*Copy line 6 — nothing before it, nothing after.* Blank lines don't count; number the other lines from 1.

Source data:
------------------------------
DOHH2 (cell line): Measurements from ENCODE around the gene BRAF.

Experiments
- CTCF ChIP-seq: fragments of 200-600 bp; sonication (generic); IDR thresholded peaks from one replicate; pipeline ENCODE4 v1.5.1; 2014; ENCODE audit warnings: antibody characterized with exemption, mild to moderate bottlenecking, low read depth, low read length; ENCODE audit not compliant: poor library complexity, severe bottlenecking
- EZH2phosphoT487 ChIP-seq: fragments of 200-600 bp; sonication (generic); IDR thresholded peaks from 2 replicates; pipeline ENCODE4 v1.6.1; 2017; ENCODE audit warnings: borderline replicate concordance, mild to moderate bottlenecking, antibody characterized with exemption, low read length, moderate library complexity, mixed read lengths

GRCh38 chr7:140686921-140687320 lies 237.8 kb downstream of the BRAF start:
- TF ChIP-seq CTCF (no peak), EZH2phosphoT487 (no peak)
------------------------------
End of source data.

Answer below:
- TF ChIP-seq CTCF (no peak), EZH2phosphoT487 (no peak)